The law of Yahweh of perfect, reviving the soul; the testimony of Yahweh is sure, making wise the simple;
the precepts of Yahweh are right, rejoicing the heart; the commandment of Yahweh is pure, enlightening the eyes;
the fear of Yahweh is clean, enduring forever; the rules of Yahweh are true, and righteous altogether.
More to be desired are they than gold, even much fine gold; sweeter also than honey and drippings of the honeycomb.
Moreover, by them is your servant warned; in keeping them there is a great reward.
Who can discern his errors? Declare me innocent from hidden faults.
Keep back Your servant also from presumptuous sins; let them not have dominion over me! Then I shall be blameless and innocent of transgression.
Let the words of my mouth and the meditation of my heart be acceptable in Your sight, O Yahweh, my rock and my redeemer.
This section of the psalm lists a thing belonging to God, its attribute, then its action according to this attribute. It begins with God’s Law, which is perfect, and therefore revives the soul; God’s testimony is sure, which makes one wise; God’s precepts are always right, which causes the heart to rejoice; God’s commandment is pure, which enlightens; the fear of God is clean, which endures forever; and the rules of God are true, which is pure righteousness.
All these belong to God’s Law. God’s Law—which is His testimony, precepts, commandments, rules, and instills fear—is perfect, sure, right, pure, clean, and true. The entirety of God’s Law is to be more desirable than the riches of the earth, David says. God’s Law is more precious than gold, even the finest gold; and sweeter than honey, even straight from its source.
These properties belonging to God’s Law is damning, for as David says, “Who can discern his errors?” Through the Law, David recognises that without it, he—and no one else—can rightfully discern his ways and recognise his errors. So, he begs God to declare him innocent from all his “hidden faults”—all the sins he fails to recognise and recall. David relies on the grace of God—not the keeping of the Law—to deliver him from its dominion over him and to grant him pardon.
Who can discern his errors? We cannot. We fail at this constantly. If we could rightly discern our errors, we would never sin, and we would never need the Law. O, but it is our natural inclination to err from God’s Law. Consider the Israelites, who, when God told them to enter the Promised Land, doubted God and sent out spies to see if it was indeed good land and capable of being captured. By doing so, they “rebelled against the command of Yahweh your God,” and “in spite of this word you did not believe Yahweh your God” (Deuteronomy 1:26, 32).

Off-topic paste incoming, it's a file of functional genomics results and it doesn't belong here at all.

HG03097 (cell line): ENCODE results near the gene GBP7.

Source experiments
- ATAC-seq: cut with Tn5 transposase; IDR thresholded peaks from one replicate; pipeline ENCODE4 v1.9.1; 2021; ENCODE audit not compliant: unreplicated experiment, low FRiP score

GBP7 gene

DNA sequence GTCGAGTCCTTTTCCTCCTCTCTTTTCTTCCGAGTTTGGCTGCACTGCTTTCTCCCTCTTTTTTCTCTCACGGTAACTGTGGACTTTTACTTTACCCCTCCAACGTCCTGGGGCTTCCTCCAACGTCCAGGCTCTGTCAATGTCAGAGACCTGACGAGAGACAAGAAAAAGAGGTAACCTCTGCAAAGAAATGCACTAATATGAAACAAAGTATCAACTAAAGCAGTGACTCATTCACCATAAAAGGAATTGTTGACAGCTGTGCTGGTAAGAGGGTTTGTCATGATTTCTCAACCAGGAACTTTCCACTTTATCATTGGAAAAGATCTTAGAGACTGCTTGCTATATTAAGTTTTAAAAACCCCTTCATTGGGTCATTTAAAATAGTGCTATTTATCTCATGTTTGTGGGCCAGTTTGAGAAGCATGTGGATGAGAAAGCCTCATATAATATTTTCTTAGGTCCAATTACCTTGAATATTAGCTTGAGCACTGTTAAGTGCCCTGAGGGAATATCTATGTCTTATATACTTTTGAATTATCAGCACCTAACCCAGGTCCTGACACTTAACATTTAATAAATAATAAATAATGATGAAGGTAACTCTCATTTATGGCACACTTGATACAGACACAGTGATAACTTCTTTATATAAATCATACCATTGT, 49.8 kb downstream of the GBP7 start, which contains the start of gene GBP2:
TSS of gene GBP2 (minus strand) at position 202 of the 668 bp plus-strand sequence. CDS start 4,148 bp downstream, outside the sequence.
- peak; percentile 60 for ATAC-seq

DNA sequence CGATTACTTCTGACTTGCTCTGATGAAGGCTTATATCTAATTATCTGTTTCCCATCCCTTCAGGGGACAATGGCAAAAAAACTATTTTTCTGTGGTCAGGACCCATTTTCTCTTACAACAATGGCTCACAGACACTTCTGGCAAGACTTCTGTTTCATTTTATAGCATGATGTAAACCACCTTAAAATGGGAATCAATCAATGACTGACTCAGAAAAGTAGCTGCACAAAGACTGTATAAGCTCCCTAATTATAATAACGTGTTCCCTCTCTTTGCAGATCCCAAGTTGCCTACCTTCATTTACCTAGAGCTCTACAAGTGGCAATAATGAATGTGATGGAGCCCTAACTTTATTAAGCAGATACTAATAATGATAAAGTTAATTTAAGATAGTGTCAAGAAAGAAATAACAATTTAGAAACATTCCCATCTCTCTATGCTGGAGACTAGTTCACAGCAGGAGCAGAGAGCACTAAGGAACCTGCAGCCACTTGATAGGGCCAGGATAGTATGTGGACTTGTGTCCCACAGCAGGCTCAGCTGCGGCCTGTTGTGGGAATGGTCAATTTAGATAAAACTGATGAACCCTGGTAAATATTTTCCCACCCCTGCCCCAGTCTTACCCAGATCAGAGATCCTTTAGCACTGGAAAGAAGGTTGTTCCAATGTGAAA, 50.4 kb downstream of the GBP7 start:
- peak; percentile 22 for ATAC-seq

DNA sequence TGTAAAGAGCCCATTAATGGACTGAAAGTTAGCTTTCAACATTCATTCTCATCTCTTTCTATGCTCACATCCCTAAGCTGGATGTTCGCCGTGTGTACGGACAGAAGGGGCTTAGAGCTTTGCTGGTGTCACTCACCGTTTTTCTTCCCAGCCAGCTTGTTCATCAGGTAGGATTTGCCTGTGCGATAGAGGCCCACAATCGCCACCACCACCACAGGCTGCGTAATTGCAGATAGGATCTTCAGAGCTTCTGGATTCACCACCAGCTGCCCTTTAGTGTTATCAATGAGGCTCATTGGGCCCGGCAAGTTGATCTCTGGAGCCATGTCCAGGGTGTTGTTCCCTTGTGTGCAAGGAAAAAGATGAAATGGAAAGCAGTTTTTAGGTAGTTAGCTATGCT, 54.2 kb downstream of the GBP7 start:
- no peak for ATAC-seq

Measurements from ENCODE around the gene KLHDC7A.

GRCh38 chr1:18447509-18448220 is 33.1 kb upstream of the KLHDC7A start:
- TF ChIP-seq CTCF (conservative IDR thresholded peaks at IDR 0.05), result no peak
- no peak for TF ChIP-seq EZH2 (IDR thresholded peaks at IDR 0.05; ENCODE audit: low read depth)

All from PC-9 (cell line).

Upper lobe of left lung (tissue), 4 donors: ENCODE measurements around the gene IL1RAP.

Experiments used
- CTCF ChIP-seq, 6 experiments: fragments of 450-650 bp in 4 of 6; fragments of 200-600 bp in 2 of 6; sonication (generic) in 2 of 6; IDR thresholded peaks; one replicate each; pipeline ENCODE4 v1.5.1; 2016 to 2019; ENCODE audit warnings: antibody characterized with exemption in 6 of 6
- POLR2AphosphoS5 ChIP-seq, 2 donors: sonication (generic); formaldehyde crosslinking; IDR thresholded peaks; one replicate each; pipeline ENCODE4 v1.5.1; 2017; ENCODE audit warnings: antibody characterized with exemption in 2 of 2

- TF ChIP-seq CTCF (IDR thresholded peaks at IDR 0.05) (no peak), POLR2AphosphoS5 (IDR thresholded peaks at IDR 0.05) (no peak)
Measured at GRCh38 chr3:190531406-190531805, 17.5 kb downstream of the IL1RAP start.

Even today, we still fail to discern our errors; for we all think we are not guilty of being murderers, yet Jesus says unresolved anger and hate toward a person makes one liable to judgement just as murder does; and lust and divorce are the same as adultery; seeking vengeance is ungodly; and hating our enemies is ungodly (Matthew 5:21-48).
Who of us has not done all or most of these things? We fail to discern our errors every day. Thus, the answer to David’s rhetorical question is no one.
Yet the grace of God is that He answers David’s prayer. God indeed declares us innocent from all our faults—even those we fail to discern—and He declares us blameless and innocent of all our transgressions for the sake of Christ. For when Christ was lifted up on the cross, He took upon every sin of the whole world. Name any sin you have committed, even the one you think God cannot forgive—those sins were nailed to the cross with Christ and He died with them.
Thus, for His sake—for the sake of His innocent sacrifice—God declares us blameless and innocent, if only we believe this.